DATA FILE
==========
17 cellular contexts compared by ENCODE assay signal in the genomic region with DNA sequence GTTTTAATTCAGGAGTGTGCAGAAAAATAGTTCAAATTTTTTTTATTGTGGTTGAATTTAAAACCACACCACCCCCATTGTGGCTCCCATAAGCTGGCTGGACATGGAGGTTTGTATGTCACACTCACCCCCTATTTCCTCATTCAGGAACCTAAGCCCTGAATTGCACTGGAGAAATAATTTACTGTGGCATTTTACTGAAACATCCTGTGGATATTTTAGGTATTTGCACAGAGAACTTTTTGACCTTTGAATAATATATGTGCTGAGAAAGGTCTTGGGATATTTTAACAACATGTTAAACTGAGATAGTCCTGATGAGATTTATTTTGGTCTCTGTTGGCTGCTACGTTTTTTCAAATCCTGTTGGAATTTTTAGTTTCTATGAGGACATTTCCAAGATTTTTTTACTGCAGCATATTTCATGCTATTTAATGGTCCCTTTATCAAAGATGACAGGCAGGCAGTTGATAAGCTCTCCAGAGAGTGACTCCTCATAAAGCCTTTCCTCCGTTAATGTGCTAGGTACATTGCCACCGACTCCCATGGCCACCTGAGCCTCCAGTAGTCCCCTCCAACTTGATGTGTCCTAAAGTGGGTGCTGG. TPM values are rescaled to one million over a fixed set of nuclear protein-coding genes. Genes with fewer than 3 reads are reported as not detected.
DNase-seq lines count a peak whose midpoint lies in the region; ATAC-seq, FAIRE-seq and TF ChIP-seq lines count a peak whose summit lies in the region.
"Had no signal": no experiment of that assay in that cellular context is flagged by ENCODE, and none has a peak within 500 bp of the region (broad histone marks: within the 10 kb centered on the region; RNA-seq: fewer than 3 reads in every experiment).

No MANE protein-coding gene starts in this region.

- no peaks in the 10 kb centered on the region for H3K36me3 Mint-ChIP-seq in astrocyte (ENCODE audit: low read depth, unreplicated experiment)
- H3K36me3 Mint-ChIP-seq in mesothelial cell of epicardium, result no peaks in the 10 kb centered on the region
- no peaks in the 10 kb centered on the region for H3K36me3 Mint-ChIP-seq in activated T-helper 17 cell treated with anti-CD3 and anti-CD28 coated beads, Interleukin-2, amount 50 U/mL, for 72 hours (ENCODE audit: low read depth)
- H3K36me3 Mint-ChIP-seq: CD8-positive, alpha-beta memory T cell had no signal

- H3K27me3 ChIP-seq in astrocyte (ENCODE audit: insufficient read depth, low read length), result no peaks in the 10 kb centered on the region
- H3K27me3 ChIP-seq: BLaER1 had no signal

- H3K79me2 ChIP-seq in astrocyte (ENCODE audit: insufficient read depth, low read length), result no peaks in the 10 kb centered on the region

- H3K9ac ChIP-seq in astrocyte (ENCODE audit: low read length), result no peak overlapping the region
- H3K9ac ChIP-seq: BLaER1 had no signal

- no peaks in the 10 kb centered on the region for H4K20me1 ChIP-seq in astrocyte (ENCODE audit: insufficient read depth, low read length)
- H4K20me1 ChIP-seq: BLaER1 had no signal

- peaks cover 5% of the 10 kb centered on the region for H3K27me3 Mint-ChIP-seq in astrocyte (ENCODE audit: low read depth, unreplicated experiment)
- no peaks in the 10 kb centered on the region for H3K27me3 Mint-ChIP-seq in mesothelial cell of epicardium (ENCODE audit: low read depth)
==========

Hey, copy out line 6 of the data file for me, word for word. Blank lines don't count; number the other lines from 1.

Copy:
- H3K36me3 Mint-ChIP-seq in mesothelial cell of epicardium, result no peaks in the 10 kb centered on the region